Sen. Richard Madaleno said Thursday on the floor of the Senate he was shocked by the news that Maryland will not be replacing old touchscreen voting machines with more advanced technology before the 2014 election. “I was under the impression that we were going to have new voting machines in place by then,” Madaleno said during debate on a bill to make voting easier.
When the gubernatorial election rolls around next year, most of Maryland’s touch-screen voting machines will be past their prime.
The state is already facing a shortage of voting machines, with only four jurisdictions in the last election providing enough to meet state regulations.
In 2014, voting machines in 23 of the state’s 24 jurisdictions will be at least 10 years old, reaching the limit of the manufacturer’s guarantee.
State voters will have to wait three years before they can use upgraded voting machines with a verifiable paper trail, a delay which is angering election reformers.
Tensions were high once again this year as delegates on the House Ways and Means committee debated a bill that would require Maryland voters to present proof of identity at polling stations when voting.
In what has become an annual tradition, Del. Jon Cardin is sponsoring legislation to establish a fund that would finance General Assembly campaigns with public funds.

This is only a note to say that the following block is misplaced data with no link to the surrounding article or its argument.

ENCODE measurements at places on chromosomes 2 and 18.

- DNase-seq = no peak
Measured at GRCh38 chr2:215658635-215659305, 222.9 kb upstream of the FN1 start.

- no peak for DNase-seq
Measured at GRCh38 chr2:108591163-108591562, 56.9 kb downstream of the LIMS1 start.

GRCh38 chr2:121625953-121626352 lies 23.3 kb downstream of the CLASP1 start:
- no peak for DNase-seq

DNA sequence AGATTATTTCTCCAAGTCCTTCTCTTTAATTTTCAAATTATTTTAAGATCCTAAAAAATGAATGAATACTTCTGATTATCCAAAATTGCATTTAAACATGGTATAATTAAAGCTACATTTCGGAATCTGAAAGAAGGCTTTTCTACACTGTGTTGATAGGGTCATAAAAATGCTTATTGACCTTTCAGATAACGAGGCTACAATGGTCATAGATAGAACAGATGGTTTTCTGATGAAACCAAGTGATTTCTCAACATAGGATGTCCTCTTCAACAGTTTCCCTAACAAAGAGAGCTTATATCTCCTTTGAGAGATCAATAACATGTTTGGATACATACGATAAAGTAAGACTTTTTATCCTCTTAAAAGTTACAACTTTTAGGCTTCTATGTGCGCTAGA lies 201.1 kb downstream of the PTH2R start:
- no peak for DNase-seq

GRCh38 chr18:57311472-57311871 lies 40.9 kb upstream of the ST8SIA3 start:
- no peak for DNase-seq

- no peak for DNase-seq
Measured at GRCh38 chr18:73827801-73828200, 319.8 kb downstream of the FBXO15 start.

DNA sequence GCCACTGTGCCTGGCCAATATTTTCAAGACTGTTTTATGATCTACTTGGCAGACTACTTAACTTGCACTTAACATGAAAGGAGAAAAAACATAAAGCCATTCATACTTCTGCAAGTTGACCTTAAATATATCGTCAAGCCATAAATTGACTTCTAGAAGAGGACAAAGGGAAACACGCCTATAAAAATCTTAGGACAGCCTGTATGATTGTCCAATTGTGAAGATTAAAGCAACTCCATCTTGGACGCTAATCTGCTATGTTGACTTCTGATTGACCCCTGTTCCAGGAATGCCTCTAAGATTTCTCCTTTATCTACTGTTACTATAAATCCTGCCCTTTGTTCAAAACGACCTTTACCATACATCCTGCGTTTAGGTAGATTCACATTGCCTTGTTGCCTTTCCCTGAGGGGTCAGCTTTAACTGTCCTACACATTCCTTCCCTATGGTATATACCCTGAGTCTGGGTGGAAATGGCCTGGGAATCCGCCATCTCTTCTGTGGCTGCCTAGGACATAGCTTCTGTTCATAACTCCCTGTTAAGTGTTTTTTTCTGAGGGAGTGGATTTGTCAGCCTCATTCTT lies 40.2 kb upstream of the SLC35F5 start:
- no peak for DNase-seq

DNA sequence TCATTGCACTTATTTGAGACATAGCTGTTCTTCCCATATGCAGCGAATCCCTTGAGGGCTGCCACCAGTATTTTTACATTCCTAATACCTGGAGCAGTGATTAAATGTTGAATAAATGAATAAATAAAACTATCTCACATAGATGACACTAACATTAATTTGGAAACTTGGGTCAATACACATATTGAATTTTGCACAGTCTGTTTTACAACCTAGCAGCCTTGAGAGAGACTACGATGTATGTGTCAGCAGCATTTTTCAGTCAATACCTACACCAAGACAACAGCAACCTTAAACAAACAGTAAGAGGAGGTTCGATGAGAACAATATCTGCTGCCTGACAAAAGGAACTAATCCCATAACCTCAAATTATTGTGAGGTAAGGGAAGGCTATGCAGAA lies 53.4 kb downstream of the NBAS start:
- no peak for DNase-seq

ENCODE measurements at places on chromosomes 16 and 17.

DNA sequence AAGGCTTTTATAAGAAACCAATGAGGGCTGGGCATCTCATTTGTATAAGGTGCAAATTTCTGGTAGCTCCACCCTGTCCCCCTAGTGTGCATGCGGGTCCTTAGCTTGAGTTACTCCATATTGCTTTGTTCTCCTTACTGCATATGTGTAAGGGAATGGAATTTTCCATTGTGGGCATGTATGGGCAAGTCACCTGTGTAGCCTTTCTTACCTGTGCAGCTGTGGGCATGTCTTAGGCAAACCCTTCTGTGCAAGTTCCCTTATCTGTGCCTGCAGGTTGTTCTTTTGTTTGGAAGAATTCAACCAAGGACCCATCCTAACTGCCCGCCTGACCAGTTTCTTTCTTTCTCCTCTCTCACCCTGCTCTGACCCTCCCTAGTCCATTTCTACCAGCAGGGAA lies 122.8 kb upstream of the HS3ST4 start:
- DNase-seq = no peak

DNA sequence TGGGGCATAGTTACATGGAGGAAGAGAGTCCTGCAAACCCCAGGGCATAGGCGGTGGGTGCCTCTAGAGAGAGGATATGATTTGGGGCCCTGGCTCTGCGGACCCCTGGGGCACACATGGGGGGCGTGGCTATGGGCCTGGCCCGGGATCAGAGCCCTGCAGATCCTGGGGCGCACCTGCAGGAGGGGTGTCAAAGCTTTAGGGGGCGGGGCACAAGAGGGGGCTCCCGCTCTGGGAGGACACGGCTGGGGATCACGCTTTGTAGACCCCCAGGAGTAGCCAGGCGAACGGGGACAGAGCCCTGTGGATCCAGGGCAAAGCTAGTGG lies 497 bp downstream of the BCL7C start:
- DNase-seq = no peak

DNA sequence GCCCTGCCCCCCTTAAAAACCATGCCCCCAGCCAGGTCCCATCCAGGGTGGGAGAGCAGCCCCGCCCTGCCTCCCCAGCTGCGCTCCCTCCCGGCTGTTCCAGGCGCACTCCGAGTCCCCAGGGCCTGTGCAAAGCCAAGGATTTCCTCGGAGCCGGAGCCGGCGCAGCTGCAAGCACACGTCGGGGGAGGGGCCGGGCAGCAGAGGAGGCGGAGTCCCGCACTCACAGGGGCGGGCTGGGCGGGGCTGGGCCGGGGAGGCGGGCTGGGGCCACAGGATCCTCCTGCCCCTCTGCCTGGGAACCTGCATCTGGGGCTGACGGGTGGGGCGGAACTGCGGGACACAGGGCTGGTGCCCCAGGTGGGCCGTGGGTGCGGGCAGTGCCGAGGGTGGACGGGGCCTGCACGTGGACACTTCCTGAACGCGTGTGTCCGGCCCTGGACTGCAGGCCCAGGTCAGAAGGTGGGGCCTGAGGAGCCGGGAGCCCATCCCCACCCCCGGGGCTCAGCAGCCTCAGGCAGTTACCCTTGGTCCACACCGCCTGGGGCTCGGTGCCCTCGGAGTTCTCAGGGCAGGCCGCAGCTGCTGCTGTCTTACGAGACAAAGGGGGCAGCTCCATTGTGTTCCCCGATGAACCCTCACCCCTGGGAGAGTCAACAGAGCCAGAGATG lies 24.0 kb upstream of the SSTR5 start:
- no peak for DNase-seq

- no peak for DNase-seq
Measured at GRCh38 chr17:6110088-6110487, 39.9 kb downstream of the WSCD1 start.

The bill was applauded by citizens’ and voter rights groups appearing before the House Ways and Means Committee Tuesday. It has yet to win approval from both houses of the General Assembly. Cardin, a Baltimore County Democrat, said that he “inherited” the bill from former Del. John Adams Hurson, who retired in 2005.
Requiring voters to show identification in order to vote is a necessary and easy way to prevent voter fraud, Del. Kathy Afzali told her colleagues on the Ways and Means Committee, but other delegates and voter advocates argued that the requirement would prevent people from voting.
Afzali, a freshman Frederick County Republican, has proposed a bill that would require voters to present government-issued photo ID to verify their identity and address in order to cast a ballot. Voters who do not have photo ID, or who have moved and have a different address than the one on their ID, would be allowed to cast provisional ballots.
Tuesday’s election did not alter the Maryland General Assembly in a major way, though Republicans did pick up six seats in the House of Delegates and they lost two in the Senate.
House Speaker Michael Busch and Senate President Mike Miller, the Democratic presiding officers, said they expected little change in their chambers or their leadership teams, including committee chairs.
“Did you save the world?” I asked some of the voters who arrived during the first hour of voting on Election Day randomly as they dropped off the smart cards on which Montgomery County’s voting system encodes a voter’s electronic ballot for the touch screen booths.
“I tried,” or “I did my best,” some replied with a laugh as I handed them an “I Voted” sticker and wished them a good day at the office. Those well wishes set the tone for the rest of my 15-hour day as one of a dozen election judges manning one of the polling sites in Takoma Park.
On the jumbo TV screen in the Exhibition Hall of the Timonium Fairgrounds Tuesday night, with the sound on mute, a clearly exuberant Gov. Martin O’Malley gave his victory speech as the crowd watched mostly silent and unbelieving.
Throughout the evening, as one news organization after another declared the incumbent Democrat the victor, members of Bob Ehrlich’s camp still believed he could somehow pull it out.